But in the second, courts look for "comprehensive non-literal similarity." Even if there is no verbatim duplication of the copyrighted original, infringement can be found if the new version follows so closely on the structure of the original that copying is clear. As the US Court of Appeals noted in discussing Artica v. Palmer, et al. (970 F.2d 106, 1992): "A plaintiff succeeds under this doctrine when it shows that the pattern or sequence of the two works is similar."[2] Wikipedia's contributors are cautioned here against utilizing great detail in summarizing or analyzing, to avoid creating a derivative work, as only the original copyright holder has the legal right to license derivative works.

This can be a challenge in practice, but we do need to be careful to comply, since word-for-word duplication is not the limit of copyright infringement. Basically, what this means is that you can't read an article in The Fabulous Encyclopedia of Everything and reproduce it here, not even if you tweak the language a bit so that there is no "literal similarity." A close paraphrase of another source (whether comprehensive or fragmented) may be a derivative work, which is actionable unless it meets the fair use doctrine. If substantial similarity exists, you (yes, you, if you added it here) could be in trouble. Wikipedia could potentially be in trouble along with you. The best way to avoid this is to not only substantially restructure the article, but also to incorporate additional sources. If you're drawing on multiple sources, you're less likely to be taking too much from one.

To read more about summary, I heartily recommend the following:


With regards to addressing copyright problems, I am guided by Wikipedia:Copyright problems/Advice for admins. In terms of articles what this means (briefly) is that if copyright infringement is substantial and there is no non-infringing version in history, the article is likely to be deleted. It may be deleted immediately under criterion WP:CSD#G12 of the speedy deletion criteria if it meets certain conditions. It may be deleted after a seven day process if it does not. This deletion is necessary for copyright protection.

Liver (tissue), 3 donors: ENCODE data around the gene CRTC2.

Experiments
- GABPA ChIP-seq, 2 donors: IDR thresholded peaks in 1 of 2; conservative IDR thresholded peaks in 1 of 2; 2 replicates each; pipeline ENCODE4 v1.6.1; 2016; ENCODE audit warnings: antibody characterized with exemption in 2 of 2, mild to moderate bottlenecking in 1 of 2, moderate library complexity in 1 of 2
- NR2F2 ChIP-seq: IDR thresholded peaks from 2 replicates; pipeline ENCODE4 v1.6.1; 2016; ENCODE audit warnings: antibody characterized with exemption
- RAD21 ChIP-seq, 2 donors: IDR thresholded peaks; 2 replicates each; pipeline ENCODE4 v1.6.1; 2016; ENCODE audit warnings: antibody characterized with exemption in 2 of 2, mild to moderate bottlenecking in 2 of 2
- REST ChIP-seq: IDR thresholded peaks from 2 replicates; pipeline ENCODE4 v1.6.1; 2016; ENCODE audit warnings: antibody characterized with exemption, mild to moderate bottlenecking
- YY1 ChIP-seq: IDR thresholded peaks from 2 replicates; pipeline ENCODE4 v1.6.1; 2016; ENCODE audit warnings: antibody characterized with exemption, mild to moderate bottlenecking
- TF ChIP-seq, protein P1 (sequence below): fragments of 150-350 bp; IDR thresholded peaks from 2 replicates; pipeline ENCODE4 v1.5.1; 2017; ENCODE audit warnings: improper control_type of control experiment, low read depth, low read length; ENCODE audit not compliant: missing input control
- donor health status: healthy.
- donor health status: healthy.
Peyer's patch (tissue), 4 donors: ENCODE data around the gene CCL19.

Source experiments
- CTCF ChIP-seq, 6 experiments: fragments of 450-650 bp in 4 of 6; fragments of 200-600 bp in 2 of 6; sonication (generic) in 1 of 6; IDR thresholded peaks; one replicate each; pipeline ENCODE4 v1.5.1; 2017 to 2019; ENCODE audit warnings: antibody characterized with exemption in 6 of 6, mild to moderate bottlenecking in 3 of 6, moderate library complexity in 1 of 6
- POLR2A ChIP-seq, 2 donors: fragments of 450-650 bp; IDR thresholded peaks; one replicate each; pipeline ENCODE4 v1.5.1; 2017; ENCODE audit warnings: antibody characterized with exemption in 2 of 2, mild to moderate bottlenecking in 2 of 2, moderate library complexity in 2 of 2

Sometimes, copyright problems are not extensive or have not been present through the entire history of the article. In that case, I may delete the "history" of the violation, leaving an earlier version of the article where the problem did not exist. Alternatively, I may remove the material or revise it, leaving a warning in edit summary and at the article's talk page against the restoration of that text. In all of these cases, content can be restored to the article (or a new article written) as long as the material is sufficiently revised. You also may restore the material if you can verify that the material is free for Wikipedia to use.

Importing PD or "Free" license

Sometimes, material may be already free for use, and it can be a simple matter of providing evidence of that (for one example, by providing a link to show where on the site the material is already placed in public domain). If it is released under free license, it may come down to a question of whether the licenses are compatible with CC-By-SA. (Source: [3])

License Compatibility
Creative Commons Licenses
License/Compatible License/Compatible
CC-By-NC Red XN CC-By 2.0 Green tickY
CC-By-NC-ND Red XN CC-By 2.5 Green tickY
CC-By-ND Red XN CC-By 3.0 Green tickY
CC-By-NC-SA Red XN CC-By-SA 1.0, 2.0, 2.5, 3.0 Green tickY
CC-By-NC-SA Red XN CC-By-US 3.0 Green tickY
Other Licenses
Any GNU only license Red XN GFDL & CC-By or CC-By-SA Green tickY